Microsoft's latest sneak peek at its 2007 update to the Office software package unveils a much more customizable interface for Word, Excel, Outlook, PowerPoint and Access. As Microsoft fine-tunes the Office 2007 system in preparation for its delayed release, expected early next year (though that is not yet set in stone), we found the latest batch of some 1,000 touted changes hard to spot at first. The apps look the same as they did upon their last update in the spring. Still, some notable tweaks allow you to minimize the features Ribbon, to make blog posts from within Word, and to block would-be phishing e-mails within Outlook. And eventually, there will be keyboard shortcuts for every last feature within Office 2007; by comparison, Office 2003 provided shortcuts for only one-third of its tools. Microsoft says that any future changes from now until the product is available in stores will be primarily cosmetic. Check out our 17-picture slide show here.
You'll be able to test-drive this free technical refresh of the software beginning September 14 by visiting www.microsoft.com/office/preview. Check out our video coverage, first takes, and slide shows of Office 2007's last round of changes from May.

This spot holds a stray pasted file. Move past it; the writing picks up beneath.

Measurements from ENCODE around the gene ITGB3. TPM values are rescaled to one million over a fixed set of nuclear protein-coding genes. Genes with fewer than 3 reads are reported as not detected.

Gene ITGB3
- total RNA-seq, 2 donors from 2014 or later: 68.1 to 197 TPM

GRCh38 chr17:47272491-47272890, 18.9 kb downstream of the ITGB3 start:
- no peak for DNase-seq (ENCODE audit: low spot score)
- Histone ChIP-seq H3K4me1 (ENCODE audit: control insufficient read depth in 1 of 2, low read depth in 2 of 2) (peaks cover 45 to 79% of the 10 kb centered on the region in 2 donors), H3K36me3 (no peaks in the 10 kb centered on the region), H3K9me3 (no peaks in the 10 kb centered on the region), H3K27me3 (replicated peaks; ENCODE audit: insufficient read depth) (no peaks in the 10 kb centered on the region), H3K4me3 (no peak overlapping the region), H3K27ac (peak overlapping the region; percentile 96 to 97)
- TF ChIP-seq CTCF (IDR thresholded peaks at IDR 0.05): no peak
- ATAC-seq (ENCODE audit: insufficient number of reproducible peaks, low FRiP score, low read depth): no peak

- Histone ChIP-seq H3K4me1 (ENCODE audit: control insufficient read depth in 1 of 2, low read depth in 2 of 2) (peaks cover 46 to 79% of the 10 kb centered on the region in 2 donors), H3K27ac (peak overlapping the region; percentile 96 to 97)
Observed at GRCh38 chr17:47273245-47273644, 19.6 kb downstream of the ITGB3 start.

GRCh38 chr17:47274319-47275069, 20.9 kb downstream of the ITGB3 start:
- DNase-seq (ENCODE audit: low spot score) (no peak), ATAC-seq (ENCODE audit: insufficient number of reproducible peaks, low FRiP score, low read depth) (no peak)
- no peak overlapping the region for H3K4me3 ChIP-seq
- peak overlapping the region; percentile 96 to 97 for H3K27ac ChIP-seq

Rumors that Microsoft planned to pare down its Ribbon of features along the top of Word, Excel, PowerPoint, and Access have panned out--sort of. While the Ribbon by default doesn't appear smaller than it did in May, you can roll it up it to make more room for a document. To do so, just double click any tab. Click once more, and the Ribbon unfurls again. Or you can right-click a tab to pick Minimize and to set preferences for the Quick Access Toolbar and keyboard shortcuts. The personalization is far easier to find than in version 2003.
An Add-ins tab on the Ribbon offers more potential for customization. Because our test PC already had Microsoft Student installed, our Add-ins displayed Student's tools for math, science, and language learning. We wonder what else Microsoft might plan on integrating here. Other interface changes include a serious silver color theme in addition to the blue and black options.
Before you quickly save a file within Office 2007 and send it to someone who may have an older version of Office installed, you'll have to select Save As, then Word 97-2003 Document. Office 2007's new XML documents are supposed to be one-quarter the size of older Office files. They also keep elements of a document segregated so that if, say, an image gets corrupted, you should still be able to recover the text. However, the new document extensions will be marked with an X and won't open in older versions of the programs.
We dislike Office 2003's default text styles, which continually edit our text while we're writing. Word 2007 adds new styles and templates, but we also hope that the new approach will make it less irritating to compose a text document without a ton of formatting. Luckily, the next version of Word allows you to save your preferences and apply them as a default whenever you open new files.